This week in Mailbox: Radio Prague's test frequency for North America; McDonald's in the Czech Republic; Catholics and Protestants in the Czech Republic. Listeners quoted: Martin Gallas, Robert Botik, Mary Lou Krenek, Lynda-Marie Hauptman, US; K. Thiagarajan, India.
Thank you very much for the reception reports, letters and e-mails that you keep sending to us, and also the Christmas greetings that have started arriving.
First of all, let's deal with some shortwave business. Martin Gallas from the United States has sent us this query:
"Dear Radio Prague, I think someone pushed the wrong buttons on Monday at 0405 UTC and sent out the English program on 6100 instead of 6200! I heard the whole program very well on my Sony. Please tell me if others also heard this unannounced frequency at this time. Happy Holidays!"
As a matter of fact it was no mistake. The frequency you heard is Radio Prague's new experimental channel for the 0400 UTC programme in English. It is a relay transmission via the Sackville transmitter site in Canada and it has been on the air since the beginning of the present winter schedule. The frequency was confirmed too late to get into our printed frequency schedule but it has been added to the frequency list on our website www.radio.cz. You have to scroll all the way down to the bottom of the page and there you will find it. We have received quite a number of reception reports since it started last month, most of them praising the quality of the reception.
Robert Botik, also from the United States, more precisely from Texas, is another shortwave enthusiast.
"I have been listening to Radio Prague since 1956. Things have certainly changed but some things have not, such as your bent on reading letters from grumpy disgruntled Americans. In my radio room I have a beautiful Radio Prague silk calendar you sent me for the year 1958. I have it proudly displayed behind glass. Keep up the good work, and please, let's hear from happy Americans and not just losers who just want to gripe. The majority of your listeners are happy and well-adjusted, we just don't write but about every 30 years or so."
Thanks very much for that e-mail. We do appreciate all letters, be they nice or be they critical. With all our listeners scattered around the globe, we rely solely on your letters for feedback. Anyway, let's now hear from a "happy" American, Mary Lou Krenek also from Texas.
"My best wishes are sent to my dear friends at Radio Prague for St. Nicholas Day. I hope the 'devil', the 'cert', did not bring you any switches! Thank you for publishing my remarks about the American icon, McDonald's. I was trying to get the message across that having a McDonald's in Prague is so historical since its founder was Czech-American. It makes it even more historical since it could be located there only after the fall of Communism. But, let me add. You do eat there at your own risk because the Hamburgers and French Fries, etc. are not healthy for you. They have added salads to their menu and other health conscious choices."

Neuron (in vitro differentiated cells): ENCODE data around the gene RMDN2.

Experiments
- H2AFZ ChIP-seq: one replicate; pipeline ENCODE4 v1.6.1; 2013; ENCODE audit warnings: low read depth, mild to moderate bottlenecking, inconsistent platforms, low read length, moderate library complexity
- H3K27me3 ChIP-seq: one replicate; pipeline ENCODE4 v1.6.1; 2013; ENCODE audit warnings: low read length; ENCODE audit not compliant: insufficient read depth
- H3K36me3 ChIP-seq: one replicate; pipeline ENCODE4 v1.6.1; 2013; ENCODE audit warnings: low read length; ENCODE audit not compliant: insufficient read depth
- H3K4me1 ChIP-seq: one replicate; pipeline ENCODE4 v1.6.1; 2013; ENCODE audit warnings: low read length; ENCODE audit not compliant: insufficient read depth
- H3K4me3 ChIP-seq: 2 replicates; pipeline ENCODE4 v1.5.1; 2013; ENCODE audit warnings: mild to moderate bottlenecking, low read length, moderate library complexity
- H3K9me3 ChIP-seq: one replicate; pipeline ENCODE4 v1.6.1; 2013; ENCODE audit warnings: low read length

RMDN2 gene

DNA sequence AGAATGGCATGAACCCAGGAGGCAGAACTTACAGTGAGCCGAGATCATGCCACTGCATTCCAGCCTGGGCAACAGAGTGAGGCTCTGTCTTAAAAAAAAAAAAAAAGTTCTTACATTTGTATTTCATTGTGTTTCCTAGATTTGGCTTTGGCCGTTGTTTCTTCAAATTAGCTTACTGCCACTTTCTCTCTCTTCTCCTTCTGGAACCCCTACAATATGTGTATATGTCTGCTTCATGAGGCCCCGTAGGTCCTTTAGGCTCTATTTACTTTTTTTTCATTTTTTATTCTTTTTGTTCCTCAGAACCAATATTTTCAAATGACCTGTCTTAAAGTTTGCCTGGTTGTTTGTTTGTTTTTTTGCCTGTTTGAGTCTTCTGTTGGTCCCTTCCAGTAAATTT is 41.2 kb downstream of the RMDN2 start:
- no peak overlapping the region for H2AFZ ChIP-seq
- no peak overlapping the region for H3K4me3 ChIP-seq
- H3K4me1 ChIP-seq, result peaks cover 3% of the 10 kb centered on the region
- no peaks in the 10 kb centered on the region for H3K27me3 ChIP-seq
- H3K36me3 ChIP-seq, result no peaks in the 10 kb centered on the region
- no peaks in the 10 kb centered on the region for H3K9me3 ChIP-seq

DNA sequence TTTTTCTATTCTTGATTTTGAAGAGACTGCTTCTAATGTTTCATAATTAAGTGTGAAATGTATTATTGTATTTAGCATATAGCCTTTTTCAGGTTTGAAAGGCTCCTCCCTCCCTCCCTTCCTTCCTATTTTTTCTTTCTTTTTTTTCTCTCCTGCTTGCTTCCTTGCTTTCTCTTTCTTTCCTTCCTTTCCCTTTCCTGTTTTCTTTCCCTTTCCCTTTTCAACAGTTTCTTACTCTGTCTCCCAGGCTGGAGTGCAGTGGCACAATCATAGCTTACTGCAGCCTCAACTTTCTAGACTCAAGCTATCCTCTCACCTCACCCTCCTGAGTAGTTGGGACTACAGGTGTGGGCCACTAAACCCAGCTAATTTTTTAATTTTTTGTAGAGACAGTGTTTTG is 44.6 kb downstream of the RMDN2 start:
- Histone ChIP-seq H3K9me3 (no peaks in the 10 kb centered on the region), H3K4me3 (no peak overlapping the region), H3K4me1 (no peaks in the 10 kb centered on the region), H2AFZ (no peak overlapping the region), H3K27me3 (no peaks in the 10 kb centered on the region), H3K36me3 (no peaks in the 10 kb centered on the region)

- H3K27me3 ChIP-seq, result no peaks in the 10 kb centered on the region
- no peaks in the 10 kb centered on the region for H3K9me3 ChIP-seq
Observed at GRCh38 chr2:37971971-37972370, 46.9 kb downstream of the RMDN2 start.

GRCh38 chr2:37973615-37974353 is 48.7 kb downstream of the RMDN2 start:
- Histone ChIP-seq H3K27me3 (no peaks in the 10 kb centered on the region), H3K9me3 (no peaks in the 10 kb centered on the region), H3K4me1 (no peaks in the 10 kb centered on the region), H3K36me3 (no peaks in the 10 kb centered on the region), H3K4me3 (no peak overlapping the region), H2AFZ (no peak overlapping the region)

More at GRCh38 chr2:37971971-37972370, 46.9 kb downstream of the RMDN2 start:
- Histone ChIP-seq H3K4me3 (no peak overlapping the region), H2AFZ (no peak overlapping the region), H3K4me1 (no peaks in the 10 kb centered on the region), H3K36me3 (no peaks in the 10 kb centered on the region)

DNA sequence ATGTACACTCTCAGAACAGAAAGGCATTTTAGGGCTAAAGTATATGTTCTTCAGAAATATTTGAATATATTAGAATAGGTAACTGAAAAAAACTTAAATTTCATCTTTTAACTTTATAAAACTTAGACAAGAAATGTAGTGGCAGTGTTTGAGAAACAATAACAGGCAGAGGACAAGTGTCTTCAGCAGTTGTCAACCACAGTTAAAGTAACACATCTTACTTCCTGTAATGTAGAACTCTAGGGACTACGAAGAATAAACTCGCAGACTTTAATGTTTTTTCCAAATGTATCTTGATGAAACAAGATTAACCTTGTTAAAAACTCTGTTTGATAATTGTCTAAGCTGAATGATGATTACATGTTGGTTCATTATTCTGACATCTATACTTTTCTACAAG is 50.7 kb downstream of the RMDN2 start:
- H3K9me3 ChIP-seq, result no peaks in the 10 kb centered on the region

With Christmas time fast approaching, we've been receiving Christmas-themed questions. In connection with Christmas celebrations, our listener K. Thiagarajan from India would like to know whether Czechs are mainly Protestants or Catholics.
The Czech Republic has over 10 million inhabitants. In the latest national census in 2001, 3,300,000 Czechs declared themselves as believers. That's some 32 percent of the population. The vast majority are Roman Catholics with some 2,740,000 adherents. As for the reformed, or Protestant, churches, 171,000 Czechs said they were members of the Evangelical Church of Czech Brethren and 99,000 were members of the Czechoslovak Hussite Church.
Among the remaining 330,000 believers, there were 23,000 Jehovah's Witnesses as many Orthodox Christians and 14,000 members of the Silesian Evangelical Church of the Augsburg Confession. Over 6 million Czechs said they did not believe in God and some 900,000 Czechs didn't declare anything.
And Lynda-Marie Hauptman from the state of Washington in the USA would like us to clarify some political terms we use in our reports.
"I have been reading the daily bulletins regularly for the last few years now. I like the idea that I can keep an eye on my dad's beloved homeland and see for myself that the Czechs are doing all right. What I am curious about is Czech politics. I keep reading the descriptions 'right of center' or 'left of center' with regards to your political parties. What do those terms mean?
In Czech politics the terms "conservative" and "liberal" mean something slightly different and that's why we use the terms "right-of-centre", referring to parties which generally advocate free-market principles, lower taxes and a reduced role of the state. Left-of-centre parties, on the other hand, are those who are in favour of a stronger state with an emphasis on a social safety net, in exchange for higher taxes. That's a bit simplified but I hope it has made things clearer.
And we're running out of time now so we need to repeat Radio Prague's competition question for December.
Our mystery woman was a wildlife conservationist and author who won wide recognition for her observations on animal behaviour in Africa. She is best known for her books, in which she describes the life of the lioness Elsa, raised in the family household and then released into the wild. She was born in the north-eastern town of Opava. She went to Kenya at the age of 27, where she got married and lived for the rest of her life. She died in 1980.
Please send us the name of our mystery woman by the end of December to the usual address, Radio Prague, 120 99 Prague, Czech Republic or English@radio.cz.
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